Explaining The Primary Purpose Of Taxation (Economics Essay)

Most people understand the basic reasons for taxation, such as to contribute to the well-being of the country as a whole. However, taxation is not that simple. The primary purpose of taxation is to contribute to the well-being of the country as a whole, but that is like saying adding onion to your soup is done to make you less hungry. There are numerous facets to the taxation method, and all of them constitute parts of the primary purpose of taxation. In my essay, I expose the most important facets that make up the primary purpose of taxation.

(Jones, 1978)

Taxes pay for governments, non-profit services that are required to govern or protect the country, security, and aid to other countries. Sadly, these days, taxes also pay for national debt. Another lesser-understood benefit is the economic development of a country. When speaking of economic development, some people think of massive company bailouts and terms such as “too big to fail,” but there is more to it than that. The act of taxing helps determine where people put their money. For example, if income from savings are not taxed, then more people will save their money, more saving schemes will come into existence, and less money will exist in the consumer marketplace, which will help lower or stabilize inflation.

(Salanie, 2011)

Taxing worker earnings is one way of forcing people to take full-time jobs. Let’s say that you only work 20 hours per week. Taking 24% of your earnings may result in you earning a wage that you are unable to live on comfortably. However, if you work 40 hours per week and the government takes 24% of your earnings, you may then have enough to live on more comfortably. Contrast this with a person who works 20 hours per week and is only taxed 2%, such a person may be tempted to stay as a part-time employee rather than getting a full-time job. If everybody did this tomorrow, then it would almost be like halving the country’s workforce. It is usually preferable to have a country full of people who are working full-time jobs to contribute to the Gross domestic product (GDP) of the country. We must also remember that taxes pay for the people who are either unable to work, who do not wish to work and people who are having trouble finding work.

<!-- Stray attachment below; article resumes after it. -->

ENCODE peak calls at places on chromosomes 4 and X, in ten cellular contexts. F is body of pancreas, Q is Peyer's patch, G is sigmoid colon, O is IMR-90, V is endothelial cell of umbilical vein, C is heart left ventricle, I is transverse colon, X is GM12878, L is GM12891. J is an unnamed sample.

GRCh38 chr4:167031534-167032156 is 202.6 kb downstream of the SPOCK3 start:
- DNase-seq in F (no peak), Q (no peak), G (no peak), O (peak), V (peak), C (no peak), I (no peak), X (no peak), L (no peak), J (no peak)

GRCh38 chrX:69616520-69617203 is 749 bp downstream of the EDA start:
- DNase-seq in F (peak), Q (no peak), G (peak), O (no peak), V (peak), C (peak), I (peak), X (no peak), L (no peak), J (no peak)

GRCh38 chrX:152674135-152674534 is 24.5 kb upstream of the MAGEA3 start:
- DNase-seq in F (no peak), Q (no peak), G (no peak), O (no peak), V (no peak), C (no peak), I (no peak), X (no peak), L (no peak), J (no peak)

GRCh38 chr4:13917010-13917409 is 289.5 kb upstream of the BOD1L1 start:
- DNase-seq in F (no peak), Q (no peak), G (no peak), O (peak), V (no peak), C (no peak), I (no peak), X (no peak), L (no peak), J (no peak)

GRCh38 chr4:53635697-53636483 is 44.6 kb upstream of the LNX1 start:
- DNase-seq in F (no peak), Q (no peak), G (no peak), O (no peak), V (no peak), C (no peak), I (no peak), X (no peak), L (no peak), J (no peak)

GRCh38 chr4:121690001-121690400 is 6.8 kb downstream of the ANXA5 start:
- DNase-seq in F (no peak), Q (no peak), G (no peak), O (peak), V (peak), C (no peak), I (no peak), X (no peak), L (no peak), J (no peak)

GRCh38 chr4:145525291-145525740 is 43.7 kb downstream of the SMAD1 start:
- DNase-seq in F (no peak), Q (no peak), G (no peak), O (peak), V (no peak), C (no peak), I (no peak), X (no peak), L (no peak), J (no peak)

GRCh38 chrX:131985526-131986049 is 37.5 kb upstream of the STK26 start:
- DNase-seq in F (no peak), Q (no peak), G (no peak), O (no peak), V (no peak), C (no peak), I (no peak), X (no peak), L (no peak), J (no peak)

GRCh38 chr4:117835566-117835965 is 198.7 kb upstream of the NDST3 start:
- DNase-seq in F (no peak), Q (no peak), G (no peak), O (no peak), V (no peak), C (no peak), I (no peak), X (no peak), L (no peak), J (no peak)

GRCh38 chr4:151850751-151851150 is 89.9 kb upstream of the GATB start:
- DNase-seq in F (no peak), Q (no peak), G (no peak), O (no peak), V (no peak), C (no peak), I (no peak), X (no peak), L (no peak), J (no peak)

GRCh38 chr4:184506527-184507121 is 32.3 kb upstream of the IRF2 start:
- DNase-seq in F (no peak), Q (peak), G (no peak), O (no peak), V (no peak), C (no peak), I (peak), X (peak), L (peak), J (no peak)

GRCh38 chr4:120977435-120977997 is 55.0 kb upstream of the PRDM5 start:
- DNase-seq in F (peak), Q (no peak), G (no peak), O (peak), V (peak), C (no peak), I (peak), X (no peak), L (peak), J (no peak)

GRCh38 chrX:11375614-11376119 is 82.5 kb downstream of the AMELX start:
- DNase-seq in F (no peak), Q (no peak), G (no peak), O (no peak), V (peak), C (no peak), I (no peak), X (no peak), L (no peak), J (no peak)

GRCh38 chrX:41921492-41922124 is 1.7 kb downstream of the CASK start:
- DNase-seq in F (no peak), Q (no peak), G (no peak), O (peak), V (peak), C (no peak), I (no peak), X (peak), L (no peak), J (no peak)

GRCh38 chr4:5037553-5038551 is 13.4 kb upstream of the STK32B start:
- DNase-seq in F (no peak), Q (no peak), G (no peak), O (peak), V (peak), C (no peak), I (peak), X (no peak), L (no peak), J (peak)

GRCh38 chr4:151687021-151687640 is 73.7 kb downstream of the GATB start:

(Weber, 2018)

Competing with other countries is vitally important because there are many instances where foreign involvements will dramatically affect the economy of a country. That is why things such as duty taxes exist because they help regulate the flow of goods and services going in and out of a country. For example, if a company decided to charge companies taxes of 75% of the value of whatever they bring into a country, then foreign imports would slow to an almost stop, which would increase the cost of goods in a country for a while until companies start producing goods locally rather than buying from overseas. On the other hand, if no duty taxes were imposed on imports, then local companies would always struggle to compete with lower-priced imports.

(Aaron, 2011)

Some people think that taxation is a way of fixing inequalities in wealth and income by taxing people more heavily if they have more money. However, such methods are flawed because it rewards people for working less, which negatively affects an economy, and it removes the incentive for people to strive for excellence or to overachieve. Higher taxes for people who earn more of for people who have more is like punishing people for doing well and working hard. Most right-wing governments will impose higher taxes on people who earn more and have more, but only because they have the means to pay such bills, and not as a punishment for earning more. Taxing people who earn more is also a good way of making them leave the country and have them spend their money in other countries. A classic example of this is from the British musician called Tom Jones, who was paying £0.92 out of every £1.00 he earned under a left-wing government, so he became a citizen of Hawaii. Taxing high earners will inevitably force them to earn less, to move away, or to cheat on their taxes.

(Blundell, 1996)

Conclusion

It seems obvious that taxation is not just about paying for non-profit services such as the emergency services, immigration services, vehicle services, etc. Taxation has a massive effect on a country and its economy. As you saw from my examples, if just a few tax numbers change just a little, then it has a massive effect on people and on the country as a whole. My examples used exaggerated figures to make my point (except the Tom Jones figure), but it is obvious that the primary purpose of taxation is to contribute to the well-being of a country, and that this is not simply done with the collection of money, but is also achieved by using taxation as a method of economic control.

Bibliography

Aaron, H., &Boskin, M. J. (Eds.). (2011). The economics of taxation (Vol. 13). Brookings Institution Press.

Blundell, R. (1996). Labour supply and taxation. Oxford University Press.

Jones, G. (1978). The economics of taxation. Philip Allen, Oxford.

Salanié, B. (2011). The economics of taxation. MIT press.

Weber, T. O., Fooken, J., & Herrmann, B. (2014). Behavioural economics and taxation (No. 41). Directorate General Taxation and Customs Union, European Commission.